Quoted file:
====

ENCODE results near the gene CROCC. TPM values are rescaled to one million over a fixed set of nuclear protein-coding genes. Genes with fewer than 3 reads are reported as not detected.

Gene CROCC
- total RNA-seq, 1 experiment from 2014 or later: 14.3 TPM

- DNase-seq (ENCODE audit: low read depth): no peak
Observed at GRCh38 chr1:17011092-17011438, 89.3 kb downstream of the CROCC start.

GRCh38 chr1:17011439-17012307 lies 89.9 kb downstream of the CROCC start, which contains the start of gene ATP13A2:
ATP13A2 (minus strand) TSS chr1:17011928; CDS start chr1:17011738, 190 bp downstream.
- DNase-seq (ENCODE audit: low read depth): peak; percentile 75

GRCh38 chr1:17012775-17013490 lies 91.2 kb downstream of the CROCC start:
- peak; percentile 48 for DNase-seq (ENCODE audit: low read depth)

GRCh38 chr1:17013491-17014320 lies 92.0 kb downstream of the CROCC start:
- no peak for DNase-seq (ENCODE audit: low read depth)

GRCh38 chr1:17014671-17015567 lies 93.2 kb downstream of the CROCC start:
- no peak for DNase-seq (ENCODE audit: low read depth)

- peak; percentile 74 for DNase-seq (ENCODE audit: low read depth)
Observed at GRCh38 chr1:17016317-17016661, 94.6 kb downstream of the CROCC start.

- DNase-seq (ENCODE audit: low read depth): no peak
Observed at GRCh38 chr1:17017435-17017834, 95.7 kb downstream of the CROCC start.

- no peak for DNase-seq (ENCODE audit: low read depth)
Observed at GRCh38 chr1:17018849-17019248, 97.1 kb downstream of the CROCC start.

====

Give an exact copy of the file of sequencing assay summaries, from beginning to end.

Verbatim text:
ENCODE results near the gene CROCC. TPM values are rescaled to one million over a fixed set of nuclear protein-coding genes. Genes with fewer than 3 reads are reported as not detected.

Gene CROCC
- total RNA-seq, 1 experiment from 2014 or later: 14.3 TPM

- DNase-seq (ENCODE audit: low read depth): no peak
Observed at GRCh38 chr1:17011092-17011438, 89.3 kb downstream of the CROCC start.

GRCh38 chr1:17011439-17012307 lies 89.9 kb downstream of the CROCC start, which contains the start of gene ATP13A2:
ATP13A2 (minus strand) TSS chr1:17011928; CDS start chr1:17011738, 190 bp downstream.
- DNase-seq (ENCODE audit: low read depth): peak; percentile 75

GRCh38 chr1:17012775-17013490 lies 91.2 kb downstream of the CROCC start:
- peak; percentile 48 for DNase-seq (ENCODE audit: low read depth)

GRCh38 chr1:17013491-17014320 lies 92.0 kb downstream of the CROCC start:
- no peak for DNase-seq (ENCODE audit: low read depth)

GRCh38 chr1:17014671-17015567 lies 93.2 kb downstream of the CROCC start:
- no peak for DNase-seq (ENCODE audit: low read depth)

- peak; percentile 74 for DNase-seq (ENCODE audit: low read depth)
Observed at GRCh38 chr1:17016317-17016661, 94.6 kb downstream of the CROCC start.

- DNase-seq (ENCODE audit: low read depth): no peak
Observed at GRCh38 chr1:17017435-17017834, 95.7 kb downstream of the CROCC start.

- no peak for DNase-seq (ENCODE audit: low read depth)
Observed at GRCh38 chr1:17018849-17019248, 97.1 kb downstream of the CROCC start.